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Because we care

| Thursday, March 21, 2019

Over spring break, a neighbor asked me what section of the newspaper I write for. When I answered that I was a Viewpoint columnist, she smiled but looked wary. “Ah,” she said. “You’re part of the complainers. You guys are always angry with the world.”

Throughout the mere four months I’ve been writing, this has not been an uncommon reaction. At the beginning of the semester, a visiting high schooler read one of my columns and emailed me because he was excited about its optimism. I often think back on the end of his message: “Too often, I find that the opinion section in our paper talks about why ____ is unfair or why _____ needs to be changed. What we really need is more [positive] editorials.” Of all my friends, I am usually the least cynical, the most blindly optimistic, so his message should be right up my alley, but this condemnation of critique struck a chord with me, and not just because I’m loyal to Viewpoint. I’ve found that in the past few years, a new narrative has arisen that brands criticism as synonymous with hate. This demonization of activism holds us back as a society.

When Colin Kaepernick and other NFL players kneeled for the first time during the national anthem, many Americans spoke out in disgust. To quote The Observer’s former columnist Eddie Damstra, people worried that America was “setting a very dangerous precedent if we allow reckless demonstration.” Somewhere in recent history, people determined that protesting or speaking out is “reckless,” completely motivated toward disorder. Demonstrations have become associated with a complete lack of respect toward the subject in question, but this could not be more wrong.

The opposite of love is not hate; it’s indifference. If we didn’t care about America would we waste our time making signs to draw attention to immigration laws? If we didn’t care about America would we spend an afternoon calling our representatives to let them know we take issue with the way gun control is being handled? If we didn’t care about America would we bother trying to make it a more inclusive place for people of all religions? If Kaepernick didn’t care about America would he risk his career drawing attention to an error for improvement? The rhetoric that equates speaking up with tearing down is ridiculous. It is because we love our country that we care to make it better. It is because we love our country that we are willing to endure the backlash we will receive from people who disagree with us. It is because we love our country that we recognize it is not operating at its best and because we love our country that we know it can.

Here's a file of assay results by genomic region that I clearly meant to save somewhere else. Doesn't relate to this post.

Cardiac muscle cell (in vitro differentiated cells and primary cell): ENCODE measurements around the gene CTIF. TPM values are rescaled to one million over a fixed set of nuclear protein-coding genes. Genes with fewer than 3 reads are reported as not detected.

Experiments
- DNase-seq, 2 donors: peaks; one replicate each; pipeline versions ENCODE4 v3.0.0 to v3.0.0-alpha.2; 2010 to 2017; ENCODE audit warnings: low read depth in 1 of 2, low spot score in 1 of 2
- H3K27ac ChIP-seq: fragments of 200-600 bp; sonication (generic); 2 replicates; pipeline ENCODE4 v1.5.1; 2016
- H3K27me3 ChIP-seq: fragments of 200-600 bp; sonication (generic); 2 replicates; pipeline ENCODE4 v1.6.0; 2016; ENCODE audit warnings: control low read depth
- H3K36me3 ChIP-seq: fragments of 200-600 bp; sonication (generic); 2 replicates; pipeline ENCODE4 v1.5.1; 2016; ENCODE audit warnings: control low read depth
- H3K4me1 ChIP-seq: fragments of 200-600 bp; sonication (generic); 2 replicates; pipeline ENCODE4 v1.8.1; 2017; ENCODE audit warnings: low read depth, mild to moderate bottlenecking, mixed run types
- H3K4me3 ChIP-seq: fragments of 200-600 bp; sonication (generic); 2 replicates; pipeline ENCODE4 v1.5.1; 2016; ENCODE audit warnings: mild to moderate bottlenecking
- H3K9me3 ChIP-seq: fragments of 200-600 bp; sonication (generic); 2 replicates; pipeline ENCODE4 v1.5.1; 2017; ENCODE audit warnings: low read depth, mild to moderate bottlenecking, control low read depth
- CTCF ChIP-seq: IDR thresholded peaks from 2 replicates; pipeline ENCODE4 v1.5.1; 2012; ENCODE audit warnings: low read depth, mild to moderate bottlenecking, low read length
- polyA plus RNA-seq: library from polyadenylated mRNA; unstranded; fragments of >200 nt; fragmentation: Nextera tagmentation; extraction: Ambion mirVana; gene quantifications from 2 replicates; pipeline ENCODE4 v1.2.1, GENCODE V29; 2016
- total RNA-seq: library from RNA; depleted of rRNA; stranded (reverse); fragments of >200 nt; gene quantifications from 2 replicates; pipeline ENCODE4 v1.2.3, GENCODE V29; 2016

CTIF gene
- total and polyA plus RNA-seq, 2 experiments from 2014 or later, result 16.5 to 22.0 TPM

Every few weeks my seminar professor gives us feedback on our performance in class. Sometimes it can seem harsh, but I realize that the criticism hardest to hear is often the most important. It provides a much needed reality check. My professor does not compile this critique because he’s evil or has nothing better to do; he does so because he realizes it would be a disservice to let us remain stagnant. It would be a disservice to allow us, full of potential, full of opportunity for growth, to stay at the status quo. The notion that calling for change is disrespectful misses the point of change. We change things to improve them.